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Leaning Tower of Pisa

Visit Italy with Kids: Leaning Tower of Pisa

Will people welcome my kids?

They sure will! Visiting Italy with kids is a blast, because many Italians are very friendly to other people’s children and everyone will always be talking to your kids, helping you out, making them laugh, and generally helping you have a good time. Don’t be too suspicious – relax and enjoy the attention!

Simple background

The Etruscans
The Roman Republic
The Julio-Claudians
The Fall of Rome

Florence with kids

Start out in Florence with the Duomo (the cathedral) and the baptistery across the street from it. There’s a big piazza (square) where the kids can run around. Don’t miss Michelangelo’s David in the Uffizi Museum across town, either.

History of Florence
The Duomo
The Baptistery
Who was Michelangelo?
And Leonardo da Vinci?
And Raphael?

Checking out the Servian Wall in Rome

Visit Italy with Kids: Checking out the Servian Wall in Rome

Pisa and the Leaning Tower

The next day, get to Pisa early to get tickets to go up the Leaning Tower (there’s often a wait of several hours between when you get the tickets and your admission time). Be warned – nobody under 8 goes up the tower. While you’re waiting, check out Pisa’s Duomo and baptistery – notice the upside-down Roman inscriptions re-used in building the baptistry! There’s plenty of grass for the kids to run around on around the base of the tower.

Pisa’s Leaning Tower
The Duomo
The Baptistery

Genoa and Venice

If your tour is more extended, check out our pages on Genoa and Venice as well. In the Middle Ages, Genoa and Venice were powerful shipping ports. Their ships crossed the Mediterranean to the Islamic Empire and brought back paper, steel, medicine, sugar, and cotton clothing.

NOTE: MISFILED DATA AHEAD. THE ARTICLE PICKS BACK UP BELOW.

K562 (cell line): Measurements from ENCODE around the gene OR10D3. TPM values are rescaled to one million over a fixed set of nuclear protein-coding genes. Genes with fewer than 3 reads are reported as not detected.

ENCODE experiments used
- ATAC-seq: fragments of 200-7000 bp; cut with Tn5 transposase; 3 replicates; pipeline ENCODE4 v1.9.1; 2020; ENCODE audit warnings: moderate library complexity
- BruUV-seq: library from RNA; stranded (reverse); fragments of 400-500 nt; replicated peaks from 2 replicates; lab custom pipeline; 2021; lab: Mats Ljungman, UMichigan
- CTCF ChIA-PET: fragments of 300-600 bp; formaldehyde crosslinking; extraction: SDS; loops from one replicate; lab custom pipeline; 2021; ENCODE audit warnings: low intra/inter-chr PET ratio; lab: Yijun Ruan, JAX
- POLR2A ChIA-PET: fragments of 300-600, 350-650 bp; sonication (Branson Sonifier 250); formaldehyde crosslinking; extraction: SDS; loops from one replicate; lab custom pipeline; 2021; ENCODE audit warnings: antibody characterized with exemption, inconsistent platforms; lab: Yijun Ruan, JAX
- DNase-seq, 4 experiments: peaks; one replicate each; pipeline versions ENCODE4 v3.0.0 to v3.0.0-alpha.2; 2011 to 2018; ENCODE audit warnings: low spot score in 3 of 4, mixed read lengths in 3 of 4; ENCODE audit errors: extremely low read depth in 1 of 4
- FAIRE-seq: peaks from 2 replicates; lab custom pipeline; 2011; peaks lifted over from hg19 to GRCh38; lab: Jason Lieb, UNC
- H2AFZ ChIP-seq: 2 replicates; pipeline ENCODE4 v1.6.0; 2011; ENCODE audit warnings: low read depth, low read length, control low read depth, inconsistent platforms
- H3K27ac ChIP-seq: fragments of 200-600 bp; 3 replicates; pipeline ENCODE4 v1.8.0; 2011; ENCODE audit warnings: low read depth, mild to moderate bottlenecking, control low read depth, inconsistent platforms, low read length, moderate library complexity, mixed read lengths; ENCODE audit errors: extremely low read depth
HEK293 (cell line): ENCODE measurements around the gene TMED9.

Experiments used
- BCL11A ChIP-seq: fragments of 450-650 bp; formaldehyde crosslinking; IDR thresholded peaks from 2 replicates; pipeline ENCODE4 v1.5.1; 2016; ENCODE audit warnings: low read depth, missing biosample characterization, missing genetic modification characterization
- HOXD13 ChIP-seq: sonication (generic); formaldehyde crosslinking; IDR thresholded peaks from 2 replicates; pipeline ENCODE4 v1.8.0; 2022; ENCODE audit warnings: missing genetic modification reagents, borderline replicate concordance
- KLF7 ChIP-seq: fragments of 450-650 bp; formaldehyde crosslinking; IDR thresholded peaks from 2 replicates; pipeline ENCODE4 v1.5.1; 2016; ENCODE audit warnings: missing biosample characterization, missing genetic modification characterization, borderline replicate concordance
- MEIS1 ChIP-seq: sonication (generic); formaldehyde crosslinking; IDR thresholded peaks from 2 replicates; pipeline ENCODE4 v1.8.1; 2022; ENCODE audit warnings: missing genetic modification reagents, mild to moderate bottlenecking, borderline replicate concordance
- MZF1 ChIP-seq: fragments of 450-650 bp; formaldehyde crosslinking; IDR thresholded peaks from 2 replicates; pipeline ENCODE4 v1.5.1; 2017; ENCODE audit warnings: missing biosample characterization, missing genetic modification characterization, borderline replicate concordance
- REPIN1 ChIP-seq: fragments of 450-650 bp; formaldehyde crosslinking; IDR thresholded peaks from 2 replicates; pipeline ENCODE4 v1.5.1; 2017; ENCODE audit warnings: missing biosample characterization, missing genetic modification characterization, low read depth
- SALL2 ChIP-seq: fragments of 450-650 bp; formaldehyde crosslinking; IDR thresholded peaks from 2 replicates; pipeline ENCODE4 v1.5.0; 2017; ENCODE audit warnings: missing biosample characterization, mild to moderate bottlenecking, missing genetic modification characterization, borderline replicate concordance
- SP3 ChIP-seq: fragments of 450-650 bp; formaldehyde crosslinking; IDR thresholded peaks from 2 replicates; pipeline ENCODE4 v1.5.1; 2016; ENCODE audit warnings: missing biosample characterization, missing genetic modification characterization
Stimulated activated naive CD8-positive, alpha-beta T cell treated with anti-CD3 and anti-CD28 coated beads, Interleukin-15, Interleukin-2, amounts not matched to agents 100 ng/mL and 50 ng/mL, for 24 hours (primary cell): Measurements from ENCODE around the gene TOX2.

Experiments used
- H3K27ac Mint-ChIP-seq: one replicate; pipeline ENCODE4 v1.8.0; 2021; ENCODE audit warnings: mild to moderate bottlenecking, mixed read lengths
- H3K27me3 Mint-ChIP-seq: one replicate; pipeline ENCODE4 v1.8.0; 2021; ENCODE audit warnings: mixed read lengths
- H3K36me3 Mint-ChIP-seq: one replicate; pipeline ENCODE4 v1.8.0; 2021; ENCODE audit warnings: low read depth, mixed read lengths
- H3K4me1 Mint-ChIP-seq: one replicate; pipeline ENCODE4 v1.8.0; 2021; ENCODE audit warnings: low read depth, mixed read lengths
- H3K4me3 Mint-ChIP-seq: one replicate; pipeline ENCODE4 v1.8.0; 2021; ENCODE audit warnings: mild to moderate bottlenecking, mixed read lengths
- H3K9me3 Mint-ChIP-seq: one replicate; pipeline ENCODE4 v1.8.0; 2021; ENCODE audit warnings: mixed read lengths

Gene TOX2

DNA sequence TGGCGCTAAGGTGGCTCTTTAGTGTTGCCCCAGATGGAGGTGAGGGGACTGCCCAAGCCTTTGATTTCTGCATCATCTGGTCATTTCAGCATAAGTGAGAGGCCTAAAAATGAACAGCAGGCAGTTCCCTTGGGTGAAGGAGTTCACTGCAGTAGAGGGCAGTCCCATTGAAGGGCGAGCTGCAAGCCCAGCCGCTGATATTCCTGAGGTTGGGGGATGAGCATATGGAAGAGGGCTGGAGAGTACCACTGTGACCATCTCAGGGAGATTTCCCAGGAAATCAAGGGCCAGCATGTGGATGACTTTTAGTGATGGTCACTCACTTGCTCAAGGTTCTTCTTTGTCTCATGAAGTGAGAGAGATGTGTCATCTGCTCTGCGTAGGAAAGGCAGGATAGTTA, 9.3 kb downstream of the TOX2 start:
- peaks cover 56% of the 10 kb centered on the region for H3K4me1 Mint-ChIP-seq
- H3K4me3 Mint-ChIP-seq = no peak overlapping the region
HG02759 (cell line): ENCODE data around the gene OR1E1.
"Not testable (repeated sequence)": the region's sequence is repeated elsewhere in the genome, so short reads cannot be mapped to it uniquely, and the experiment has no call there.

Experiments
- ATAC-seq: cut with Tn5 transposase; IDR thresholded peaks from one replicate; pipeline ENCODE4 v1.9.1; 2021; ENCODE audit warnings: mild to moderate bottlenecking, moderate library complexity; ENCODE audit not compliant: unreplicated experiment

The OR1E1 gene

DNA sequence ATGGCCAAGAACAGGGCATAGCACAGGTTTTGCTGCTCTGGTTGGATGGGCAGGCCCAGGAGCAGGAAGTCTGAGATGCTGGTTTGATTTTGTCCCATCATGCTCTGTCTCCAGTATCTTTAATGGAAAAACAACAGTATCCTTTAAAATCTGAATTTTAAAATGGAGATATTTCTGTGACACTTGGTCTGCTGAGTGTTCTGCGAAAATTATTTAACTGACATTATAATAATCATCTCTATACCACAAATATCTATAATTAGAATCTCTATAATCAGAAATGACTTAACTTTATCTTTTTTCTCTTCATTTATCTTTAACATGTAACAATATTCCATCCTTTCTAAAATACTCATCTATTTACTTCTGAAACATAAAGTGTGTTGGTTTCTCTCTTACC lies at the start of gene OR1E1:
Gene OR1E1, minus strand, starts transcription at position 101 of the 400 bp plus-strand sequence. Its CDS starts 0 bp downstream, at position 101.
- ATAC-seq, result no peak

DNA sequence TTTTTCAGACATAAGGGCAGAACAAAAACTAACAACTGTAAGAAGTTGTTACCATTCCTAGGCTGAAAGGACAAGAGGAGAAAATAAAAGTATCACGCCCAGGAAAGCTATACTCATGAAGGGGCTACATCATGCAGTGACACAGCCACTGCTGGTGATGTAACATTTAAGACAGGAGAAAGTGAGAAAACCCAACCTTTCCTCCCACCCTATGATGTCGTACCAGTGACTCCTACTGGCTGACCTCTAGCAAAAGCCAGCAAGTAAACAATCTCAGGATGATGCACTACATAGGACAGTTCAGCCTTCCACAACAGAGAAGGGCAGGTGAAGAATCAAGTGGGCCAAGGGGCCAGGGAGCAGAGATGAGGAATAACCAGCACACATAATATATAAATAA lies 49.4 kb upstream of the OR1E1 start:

History of Genoa
Why is Venice important?

Southern Italy and Sicily

Pompeii is a great place to take children – there’s nothing like a ruined town with fast food restaurants, apartment buildings, sidewalks, public toilets, and so on to make kids feel that the past has come alive. And no cars: you can let them walk however they want safely!

Roman apartment buildings
Roman toilets
Fast food restaurants

But the great Greek temples and theaters of Paestum and Sicily are also very impressive. And even quite young children can learn to see and appreciate how the architects were struggling to make the temples come out right, and trying different ways. Did you know there are more surviving Greek temples in Italy than in Greece?

Archaic Greek temples
Rhythm and Greek temples
Greek art, rhythm, and pattern
Greek theaters

When you get to the theaters, play the theater game: see how many people can sit next to each other on one of the benches. Multiply to see how many people you think would have fit in this theater. Compare to the number the guides give you and see whether you agree!

Finally, Rome deserves its own article!

Rome with Kids

Visiting Italy with kids? Check out these books:


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